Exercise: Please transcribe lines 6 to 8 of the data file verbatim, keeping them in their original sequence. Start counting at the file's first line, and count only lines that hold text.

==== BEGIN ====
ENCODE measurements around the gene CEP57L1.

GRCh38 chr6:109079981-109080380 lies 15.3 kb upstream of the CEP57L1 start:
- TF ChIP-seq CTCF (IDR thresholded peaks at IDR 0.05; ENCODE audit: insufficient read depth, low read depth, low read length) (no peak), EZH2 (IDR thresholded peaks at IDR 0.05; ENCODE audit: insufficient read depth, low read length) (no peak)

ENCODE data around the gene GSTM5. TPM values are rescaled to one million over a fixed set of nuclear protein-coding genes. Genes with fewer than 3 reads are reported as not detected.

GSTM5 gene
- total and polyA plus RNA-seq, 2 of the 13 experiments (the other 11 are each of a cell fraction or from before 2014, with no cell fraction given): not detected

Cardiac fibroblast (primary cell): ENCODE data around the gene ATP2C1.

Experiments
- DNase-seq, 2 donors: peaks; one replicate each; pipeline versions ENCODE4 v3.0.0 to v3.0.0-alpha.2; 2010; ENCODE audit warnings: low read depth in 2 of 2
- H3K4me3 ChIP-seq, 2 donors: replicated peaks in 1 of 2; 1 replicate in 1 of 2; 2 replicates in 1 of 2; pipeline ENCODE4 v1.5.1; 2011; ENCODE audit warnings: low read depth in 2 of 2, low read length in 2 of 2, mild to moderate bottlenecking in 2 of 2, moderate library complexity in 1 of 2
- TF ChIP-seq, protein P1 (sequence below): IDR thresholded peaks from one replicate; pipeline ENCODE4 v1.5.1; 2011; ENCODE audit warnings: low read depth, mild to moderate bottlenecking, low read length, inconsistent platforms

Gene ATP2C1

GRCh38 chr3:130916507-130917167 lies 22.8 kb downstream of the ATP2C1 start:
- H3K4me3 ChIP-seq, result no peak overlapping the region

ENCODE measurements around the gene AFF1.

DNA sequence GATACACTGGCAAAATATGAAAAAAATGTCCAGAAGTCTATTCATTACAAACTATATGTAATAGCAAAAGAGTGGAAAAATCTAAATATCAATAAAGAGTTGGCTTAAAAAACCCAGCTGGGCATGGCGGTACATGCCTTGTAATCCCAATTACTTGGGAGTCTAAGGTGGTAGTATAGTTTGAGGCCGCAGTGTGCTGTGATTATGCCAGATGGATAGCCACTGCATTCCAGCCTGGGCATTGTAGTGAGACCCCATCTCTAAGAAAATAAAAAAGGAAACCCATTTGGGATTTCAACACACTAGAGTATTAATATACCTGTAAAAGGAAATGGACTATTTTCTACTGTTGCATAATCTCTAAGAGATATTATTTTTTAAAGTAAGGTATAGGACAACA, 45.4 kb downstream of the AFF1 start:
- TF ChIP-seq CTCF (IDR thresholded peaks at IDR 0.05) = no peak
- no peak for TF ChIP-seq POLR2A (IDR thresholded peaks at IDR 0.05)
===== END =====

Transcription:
- total and polyA plus RNA-seq, 2 of the 13 experiments (the other 11 are each of a cell fraction or from before 2014, with no cell fraction given): not detected

Cardiac fibroblast (primary cell): ENCODE data around the gene ATP2C1.

Experiments